Freedom Comes With Responsibility
Dr. Mohammad Manzoor Alam
Of late we have seen media leaders concerned over the state’s alleged bid to curb media freedom. Overt and covert attempts by the state to control media amounts to the negation of right to free speech and expression guaranteed by the Constitution.
This guarantee is reflected in Article 19 of International Covenant on Civil and Political Rights that says the right to freedom of expression, including the general right to seek, receive and impart ideas and information of all kinds is a basic human right that nobody can be denied. Media represents this freedom of expression.
Journalism and media operations do not work on an altruistic basis but are sustained by a business model. The huge expenses of running a media house can bankrupt some of the richest people if the business model is not correct. Undermining the business is as good or as bad as throttling the right to free speech and expression. Media persons have complained that government has been steadily nibbling away at media’s business foundations.
Journalists and media owners suspect that the consistent and repeated exposures by media of corruption in high places, one after another, is behind the state’s sneaky moves to curb the media. This sounds like a plausible cause for government to undermine media through devious means. This much is understandable.
However, people running media houses have to know that day in and day out they are sitting in judgment over others, which means over everyone, including government ministers and bureaucrats (but never against banks, advertisers and some businessmen).
Media is a business, but it is not a business like any other. All other businesses are treated as business only, but media is treated as a public platform, a public trust in the sense of being a watchdog of common interest, and thus a moral authority that can stand up to the state’s authority.
Today there is a growing feeling among people that corporate media is a thinly disguised front for corporate interests with little concern for lending voice to the voiceless. People have seen journalists, particularly from TV, trying to blackmail both rich and middle-class persons. We have seen some of the big names in journalism (given to irksome pontification and passing moral judgment) being involved in power pedling.
The privilege of being the moral Fourth Estate entails some serious responsibility even though most of the classical media barons and press tycoons have been villainous characters with few moral qualms. Even the prestigious Times of London was in the business of blackmail in its early decades. After a century or so of respectability it passed on to Rupert Murdoch whose attitude to business is anything but moral.
For media to stand up to the power of the state it has to be seen as credible, moral and on the side of the citizenry in its power struggle against the state, which is nothing but the citizenry’s constant struggle to protect its dignity vis-à-vis the all-powerful state. Here the media (except social media) have yet to prove their credentials.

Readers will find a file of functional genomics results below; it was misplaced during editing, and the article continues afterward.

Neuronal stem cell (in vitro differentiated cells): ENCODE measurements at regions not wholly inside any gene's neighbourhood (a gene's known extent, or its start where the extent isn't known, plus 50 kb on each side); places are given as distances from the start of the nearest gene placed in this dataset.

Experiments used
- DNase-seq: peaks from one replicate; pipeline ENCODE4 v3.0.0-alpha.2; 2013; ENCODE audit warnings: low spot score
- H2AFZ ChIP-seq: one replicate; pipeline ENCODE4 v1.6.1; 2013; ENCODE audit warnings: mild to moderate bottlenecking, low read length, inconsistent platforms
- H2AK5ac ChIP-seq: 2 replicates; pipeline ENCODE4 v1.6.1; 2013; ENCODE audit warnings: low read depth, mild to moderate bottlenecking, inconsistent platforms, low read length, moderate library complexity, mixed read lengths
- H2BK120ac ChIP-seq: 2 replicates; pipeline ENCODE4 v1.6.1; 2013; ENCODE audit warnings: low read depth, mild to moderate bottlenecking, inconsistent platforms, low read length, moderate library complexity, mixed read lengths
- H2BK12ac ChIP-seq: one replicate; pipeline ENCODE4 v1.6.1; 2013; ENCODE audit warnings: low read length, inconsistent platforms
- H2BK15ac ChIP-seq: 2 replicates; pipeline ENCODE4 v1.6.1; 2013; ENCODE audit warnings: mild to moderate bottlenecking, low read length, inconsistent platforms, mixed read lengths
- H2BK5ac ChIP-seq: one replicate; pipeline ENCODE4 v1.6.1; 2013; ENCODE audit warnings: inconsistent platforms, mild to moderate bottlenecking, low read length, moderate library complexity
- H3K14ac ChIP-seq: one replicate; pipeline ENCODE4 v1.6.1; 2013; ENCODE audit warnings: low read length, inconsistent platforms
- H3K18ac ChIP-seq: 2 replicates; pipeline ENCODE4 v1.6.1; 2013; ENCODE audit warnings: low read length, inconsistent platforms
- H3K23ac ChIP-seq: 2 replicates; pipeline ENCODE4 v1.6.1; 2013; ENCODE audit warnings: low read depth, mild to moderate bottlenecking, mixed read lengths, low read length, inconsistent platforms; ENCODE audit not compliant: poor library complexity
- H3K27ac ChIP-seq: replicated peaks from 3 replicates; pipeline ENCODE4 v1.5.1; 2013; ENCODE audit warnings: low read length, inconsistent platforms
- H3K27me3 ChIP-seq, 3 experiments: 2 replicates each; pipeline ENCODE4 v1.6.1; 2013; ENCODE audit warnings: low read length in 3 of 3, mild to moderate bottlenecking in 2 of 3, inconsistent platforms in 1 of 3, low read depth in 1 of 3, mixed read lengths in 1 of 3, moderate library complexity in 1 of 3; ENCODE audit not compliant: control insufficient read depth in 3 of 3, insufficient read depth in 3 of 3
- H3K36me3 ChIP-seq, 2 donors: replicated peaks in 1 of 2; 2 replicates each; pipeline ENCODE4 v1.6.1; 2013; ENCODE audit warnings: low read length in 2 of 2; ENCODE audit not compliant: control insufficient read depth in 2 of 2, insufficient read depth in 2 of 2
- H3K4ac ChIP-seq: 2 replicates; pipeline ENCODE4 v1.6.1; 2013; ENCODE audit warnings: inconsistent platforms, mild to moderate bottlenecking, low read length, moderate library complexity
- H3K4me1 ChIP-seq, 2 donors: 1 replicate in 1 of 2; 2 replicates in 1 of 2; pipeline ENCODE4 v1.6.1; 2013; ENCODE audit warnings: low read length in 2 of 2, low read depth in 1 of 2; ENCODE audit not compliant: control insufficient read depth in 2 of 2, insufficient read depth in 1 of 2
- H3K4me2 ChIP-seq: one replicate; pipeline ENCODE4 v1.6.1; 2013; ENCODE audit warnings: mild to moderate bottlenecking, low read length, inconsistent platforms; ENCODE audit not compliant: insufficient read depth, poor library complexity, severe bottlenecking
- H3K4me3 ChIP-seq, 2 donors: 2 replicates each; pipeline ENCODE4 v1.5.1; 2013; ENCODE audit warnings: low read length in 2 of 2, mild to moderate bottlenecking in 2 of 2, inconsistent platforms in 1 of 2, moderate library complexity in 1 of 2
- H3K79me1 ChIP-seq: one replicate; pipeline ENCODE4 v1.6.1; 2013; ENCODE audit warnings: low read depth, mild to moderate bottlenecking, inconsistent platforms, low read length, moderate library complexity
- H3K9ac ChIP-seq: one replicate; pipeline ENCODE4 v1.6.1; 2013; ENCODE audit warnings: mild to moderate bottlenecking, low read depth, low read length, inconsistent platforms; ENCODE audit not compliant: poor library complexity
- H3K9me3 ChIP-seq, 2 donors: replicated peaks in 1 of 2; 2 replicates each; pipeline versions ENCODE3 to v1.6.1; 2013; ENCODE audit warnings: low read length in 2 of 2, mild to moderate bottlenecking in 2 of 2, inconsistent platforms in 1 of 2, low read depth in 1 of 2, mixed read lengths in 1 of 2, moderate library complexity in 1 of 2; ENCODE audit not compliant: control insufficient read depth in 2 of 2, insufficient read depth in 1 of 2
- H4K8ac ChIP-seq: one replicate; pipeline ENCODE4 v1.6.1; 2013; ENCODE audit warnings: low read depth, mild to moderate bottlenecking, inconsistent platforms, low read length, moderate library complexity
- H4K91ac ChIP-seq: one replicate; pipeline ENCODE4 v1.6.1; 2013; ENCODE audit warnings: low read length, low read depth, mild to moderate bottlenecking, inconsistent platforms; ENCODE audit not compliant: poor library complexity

As Muslims we have found media quite often responsive to our difficulties. But as often they have helped create those difficulties. Example: no sooner than a bomb goes off somewhere (including in some mosque, dargah or in Samjhauta Express, where Muslims alone are killed and maimed), within moments the media go off on a tangent parroting police stories of all kinds of “Muslim” terrorist organisations. This continues for a couple of days. These are TV’s main stories for those days and are splashed all across the front pages of “national” newspapers. When the courts acquit the accused and censor the police for waywardness and irresponsibility (stopping well short of really punishing them) the media keep silent. Forget about the same play that was given of their “involvement” in the crime, even two-inch single-column mentions buried deep inside insignificant pages are rare.
As a Muslim organisation we have reminded some newspapers of their responsibility to publish the stories of specific cases of acquittal, but in vain. Urdu newspapers have regularly carried such news, but “national” newspapers seldom take the trouble. There have been some noble exceptions, and we duly acknowledge them. We wonder whether the reporters are mere police stenographers.
We have also noticed that the media are actor-centric, not event or issue-centric. We have not seen much reporting on, or analysis of the 37 anti-Muslim riots in Akhilesh Yadav’s UP in the “national” media. Is it how media expect to be credible? Would the media have treated the issue with such grand indifference if the victims were from other communities in even one or two riots. It is not human suffering, or Indian citizens’ suffering that matters for media, but only a particular group’s suffering.
We have another instance that comes readily to mind. The All India Milli Council ran a nationwide campaign against corruption in 1997, and many of us went all over the country carrying the message in a yatra. The yatra ended in Delhi with a huge rally. The “national media” ignored it. However, it went on a news binge when Anna Hazare started his noble movement on the same issue.
Public perceptions about media, their wheeling dealing, their paid news and advertorials are only a little less negative than about politicos. The media should set their own house in order. Common people like us will always be on their side as they are closer to the citizenry’s sympathies than the state. g